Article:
Lake-dwellings, remains of prehistoric settlements with houses and storage buildings at the margins of lakes and river banks. The dwellings were built on platforms erected on piles which were intended to stabilise the wet soil. As the water level rose in later periods, the remains of these structures were submerged. The first lake dwellings in Austria were discovered in 1864 in Lake Keutschach (Carinthia) and in Lakes Attersee and Mondsee (Upper Austria). They date from a period that has been called the Mondsee Culture after the extensive finds made there. Most of the Austrian lake dwellings date from the late New Stone Age, but similar settlements also existed in the Bronze Age. Finds include ceramics, copper objects, bone and stone tools as well as organic materials such as wooden workpieces, shafts and house components, receptacles made from tree bark, strings, fishing nets, apple slices and even dung. Lake dwellings are jeopardised by modern building activity, shipping and by divers craving to take home souvenirs. Research has therefore concentrated on locating, recording and surveying finds in order to ensure they can be adequately protected.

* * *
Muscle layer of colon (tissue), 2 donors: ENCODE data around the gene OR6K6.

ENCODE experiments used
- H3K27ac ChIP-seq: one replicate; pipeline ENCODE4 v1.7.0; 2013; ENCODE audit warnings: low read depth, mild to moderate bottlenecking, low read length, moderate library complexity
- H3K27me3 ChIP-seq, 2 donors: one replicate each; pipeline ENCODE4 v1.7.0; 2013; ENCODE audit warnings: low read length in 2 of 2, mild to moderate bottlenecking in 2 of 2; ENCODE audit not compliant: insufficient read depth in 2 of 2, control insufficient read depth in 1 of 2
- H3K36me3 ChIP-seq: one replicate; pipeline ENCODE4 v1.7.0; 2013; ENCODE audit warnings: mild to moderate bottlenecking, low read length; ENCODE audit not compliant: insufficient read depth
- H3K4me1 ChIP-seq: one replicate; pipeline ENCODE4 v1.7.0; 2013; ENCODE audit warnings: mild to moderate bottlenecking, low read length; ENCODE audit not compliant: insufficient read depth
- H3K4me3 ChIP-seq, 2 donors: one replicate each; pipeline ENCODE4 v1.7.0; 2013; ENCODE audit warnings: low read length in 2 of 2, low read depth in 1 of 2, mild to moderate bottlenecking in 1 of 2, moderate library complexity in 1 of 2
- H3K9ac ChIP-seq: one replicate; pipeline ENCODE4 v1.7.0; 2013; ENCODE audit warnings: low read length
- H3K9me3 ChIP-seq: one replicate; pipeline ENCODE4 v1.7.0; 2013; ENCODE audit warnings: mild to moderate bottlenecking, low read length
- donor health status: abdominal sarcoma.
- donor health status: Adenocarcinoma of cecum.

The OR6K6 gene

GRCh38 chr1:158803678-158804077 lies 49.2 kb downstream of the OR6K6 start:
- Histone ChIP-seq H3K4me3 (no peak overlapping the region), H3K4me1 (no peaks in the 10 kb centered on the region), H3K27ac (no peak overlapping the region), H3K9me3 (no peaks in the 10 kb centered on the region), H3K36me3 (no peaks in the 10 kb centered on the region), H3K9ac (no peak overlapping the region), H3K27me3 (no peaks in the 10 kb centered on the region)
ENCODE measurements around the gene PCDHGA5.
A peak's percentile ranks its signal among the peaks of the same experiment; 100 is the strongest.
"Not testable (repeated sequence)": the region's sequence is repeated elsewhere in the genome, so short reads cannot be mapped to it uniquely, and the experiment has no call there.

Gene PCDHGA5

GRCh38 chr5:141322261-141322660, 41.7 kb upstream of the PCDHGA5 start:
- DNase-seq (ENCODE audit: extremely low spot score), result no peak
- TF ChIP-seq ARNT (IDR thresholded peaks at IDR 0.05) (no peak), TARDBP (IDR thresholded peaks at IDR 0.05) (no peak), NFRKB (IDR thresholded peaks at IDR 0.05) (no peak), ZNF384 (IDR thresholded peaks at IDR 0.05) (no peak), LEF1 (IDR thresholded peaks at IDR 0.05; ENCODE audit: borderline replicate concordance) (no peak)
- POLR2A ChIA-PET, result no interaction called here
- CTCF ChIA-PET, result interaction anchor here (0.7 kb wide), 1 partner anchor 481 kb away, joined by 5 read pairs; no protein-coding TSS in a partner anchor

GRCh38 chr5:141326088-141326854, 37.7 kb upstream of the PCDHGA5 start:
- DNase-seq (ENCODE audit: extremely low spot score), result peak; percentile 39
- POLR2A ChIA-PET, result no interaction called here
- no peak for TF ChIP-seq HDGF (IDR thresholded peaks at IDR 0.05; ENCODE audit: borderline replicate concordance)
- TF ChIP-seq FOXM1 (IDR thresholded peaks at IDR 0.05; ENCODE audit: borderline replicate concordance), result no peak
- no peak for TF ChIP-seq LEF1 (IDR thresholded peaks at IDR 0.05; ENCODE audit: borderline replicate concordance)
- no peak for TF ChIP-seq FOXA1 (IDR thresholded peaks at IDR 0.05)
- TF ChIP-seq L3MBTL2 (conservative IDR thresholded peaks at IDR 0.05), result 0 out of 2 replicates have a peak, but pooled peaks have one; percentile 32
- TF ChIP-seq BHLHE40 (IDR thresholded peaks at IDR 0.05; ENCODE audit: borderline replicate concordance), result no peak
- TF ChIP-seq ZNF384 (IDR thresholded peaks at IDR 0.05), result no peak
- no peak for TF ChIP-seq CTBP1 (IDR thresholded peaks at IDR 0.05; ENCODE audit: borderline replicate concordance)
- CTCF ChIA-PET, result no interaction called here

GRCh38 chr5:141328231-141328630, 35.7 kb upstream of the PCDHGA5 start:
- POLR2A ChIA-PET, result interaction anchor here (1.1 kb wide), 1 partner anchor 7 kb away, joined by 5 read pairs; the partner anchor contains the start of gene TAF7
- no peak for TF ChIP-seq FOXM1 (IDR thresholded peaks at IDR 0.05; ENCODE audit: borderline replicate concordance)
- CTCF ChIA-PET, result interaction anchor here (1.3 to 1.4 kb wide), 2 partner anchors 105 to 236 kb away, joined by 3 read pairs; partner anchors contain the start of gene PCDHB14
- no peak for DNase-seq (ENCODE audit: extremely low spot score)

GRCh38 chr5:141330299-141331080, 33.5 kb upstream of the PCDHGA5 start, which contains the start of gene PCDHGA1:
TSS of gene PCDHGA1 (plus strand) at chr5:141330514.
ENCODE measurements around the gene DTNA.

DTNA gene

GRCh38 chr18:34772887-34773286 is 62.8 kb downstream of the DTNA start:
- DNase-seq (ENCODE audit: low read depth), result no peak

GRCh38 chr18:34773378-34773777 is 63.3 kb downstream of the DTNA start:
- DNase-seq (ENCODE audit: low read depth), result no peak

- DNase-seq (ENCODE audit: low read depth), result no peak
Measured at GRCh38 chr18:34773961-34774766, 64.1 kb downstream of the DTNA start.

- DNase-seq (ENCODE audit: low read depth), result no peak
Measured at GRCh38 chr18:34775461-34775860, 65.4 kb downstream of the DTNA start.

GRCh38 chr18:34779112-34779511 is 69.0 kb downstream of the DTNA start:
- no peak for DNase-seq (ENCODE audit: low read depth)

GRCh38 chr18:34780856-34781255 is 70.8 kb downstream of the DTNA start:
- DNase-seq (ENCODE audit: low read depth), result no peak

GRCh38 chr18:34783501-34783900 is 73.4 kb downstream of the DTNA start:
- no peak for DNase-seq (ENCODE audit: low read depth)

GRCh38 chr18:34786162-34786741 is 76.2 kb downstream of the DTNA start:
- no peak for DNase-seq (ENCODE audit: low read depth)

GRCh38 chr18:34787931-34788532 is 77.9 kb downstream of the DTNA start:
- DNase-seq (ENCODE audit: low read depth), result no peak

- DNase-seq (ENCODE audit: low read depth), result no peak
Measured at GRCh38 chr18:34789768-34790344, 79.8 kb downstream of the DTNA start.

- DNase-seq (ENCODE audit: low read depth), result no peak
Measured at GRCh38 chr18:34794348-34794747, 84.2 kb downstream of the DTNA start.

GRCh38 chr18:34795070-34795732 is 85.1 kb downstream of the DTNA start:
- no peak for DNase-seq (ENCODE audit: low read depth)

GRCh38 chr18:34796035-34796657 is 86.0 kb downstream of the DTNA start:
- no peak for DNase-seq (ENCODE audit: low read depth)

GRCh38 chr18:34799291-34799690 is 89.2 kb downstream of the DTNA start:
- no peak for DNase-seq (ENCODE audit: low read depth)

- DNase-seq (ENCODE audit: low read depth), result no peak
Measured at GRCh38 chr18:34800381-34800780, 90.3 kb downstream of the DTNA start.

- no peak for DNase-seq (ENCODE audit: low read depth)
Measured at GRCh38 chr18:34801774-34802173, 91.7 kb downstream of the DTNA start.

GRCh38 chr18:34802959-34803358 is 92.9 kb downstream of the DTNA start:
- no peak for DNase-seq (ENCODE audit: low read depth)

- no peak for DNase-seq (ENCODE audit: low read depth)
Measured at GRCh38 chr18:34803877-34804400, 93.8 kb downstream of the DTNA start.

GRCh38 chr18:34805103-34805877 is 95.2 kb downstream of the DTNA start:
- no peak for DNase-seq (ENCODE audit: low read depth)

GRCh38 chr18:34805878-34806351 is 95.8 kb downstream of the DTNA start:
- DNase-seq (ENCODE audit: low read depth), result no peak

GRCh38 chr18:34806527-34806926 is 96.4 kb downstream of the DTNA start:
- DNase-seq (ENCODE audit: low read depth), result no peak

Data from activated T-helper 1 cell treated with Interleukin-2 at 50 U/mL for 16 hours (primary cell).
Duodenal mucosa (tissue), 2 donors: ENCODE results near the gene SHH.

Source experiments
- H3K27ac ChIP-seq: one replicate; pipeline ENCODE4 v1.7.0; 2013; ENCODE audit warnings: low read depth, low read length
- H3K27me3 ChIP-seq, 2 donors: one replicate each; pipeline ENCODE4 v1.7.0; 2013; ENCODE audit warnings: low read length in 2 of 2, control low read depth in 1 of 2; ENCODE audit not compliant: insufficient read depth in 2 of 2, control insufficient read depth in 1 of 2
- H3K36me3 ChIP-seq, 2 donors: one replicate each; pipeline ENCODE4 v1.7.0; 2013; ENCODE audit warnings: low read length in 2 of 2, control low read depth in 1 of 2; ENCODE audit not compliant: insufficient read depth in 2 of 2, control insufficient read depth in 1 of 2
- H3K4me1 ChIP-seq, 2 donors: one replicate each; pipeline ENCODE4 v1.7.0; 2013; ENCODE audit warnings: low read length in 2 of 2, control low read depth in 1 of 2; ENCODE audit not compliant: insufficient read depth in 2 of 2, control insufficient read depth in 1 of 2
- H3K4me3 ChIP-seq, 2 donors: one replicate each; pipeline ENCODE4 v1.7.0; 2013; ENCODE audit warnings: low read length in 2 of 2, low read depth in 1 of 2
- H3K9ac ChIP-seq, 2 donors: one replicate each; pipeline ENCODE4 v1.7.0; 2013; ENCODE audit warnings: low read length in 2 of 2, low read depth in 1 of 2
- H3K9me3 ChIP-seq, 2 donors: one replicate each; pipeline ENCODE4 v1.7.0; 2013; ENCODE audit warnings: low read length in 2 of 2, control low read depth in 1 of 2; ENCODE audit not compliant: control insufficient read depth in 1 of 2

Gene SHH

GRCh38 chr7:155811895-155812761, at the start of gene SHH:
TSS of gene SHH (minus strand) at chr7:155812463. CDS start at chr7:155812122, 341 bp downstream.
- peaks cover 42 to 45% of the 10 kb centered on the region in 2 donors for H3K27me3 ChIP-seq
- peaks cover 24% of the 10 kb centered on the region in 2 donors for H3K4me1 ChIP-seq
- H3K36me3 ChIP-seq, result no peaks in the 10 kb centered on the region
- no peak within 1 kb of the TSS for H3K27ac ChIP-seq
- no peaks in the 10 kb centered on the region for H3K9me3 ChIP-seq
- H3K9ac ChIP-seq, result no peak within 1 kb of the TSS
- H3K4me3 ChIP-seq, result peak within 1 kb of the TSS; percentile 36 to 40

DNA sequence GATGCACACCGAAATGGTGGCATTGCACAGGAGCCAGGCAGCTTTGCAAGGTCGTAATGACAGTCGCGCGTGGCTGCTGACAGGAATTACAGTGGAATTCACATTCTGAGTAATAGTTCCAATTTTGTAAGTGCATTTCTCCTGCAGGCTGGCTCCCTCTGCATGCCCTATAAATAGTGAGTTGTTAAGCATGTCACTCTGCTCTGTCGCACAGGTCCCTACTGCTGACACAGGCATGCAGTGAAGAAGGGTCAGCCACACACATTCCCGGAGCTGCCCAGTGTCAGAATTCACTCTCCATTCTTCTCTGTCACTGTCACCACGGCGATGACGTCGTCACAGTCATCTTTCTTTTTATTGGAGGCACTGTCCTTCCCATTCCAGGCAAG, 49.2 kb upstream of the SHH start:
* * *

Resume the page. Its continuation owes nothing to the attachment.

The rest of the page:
Literature: J. Offenberger, Die Pfahlbauten der Salzkammergutseen, 1981; E. Ruttkay: Typologie und Chronologie der Mondsee-Gruppe, in: Das Mondsee-Land, exhibition catalogue, Mondsee 1981.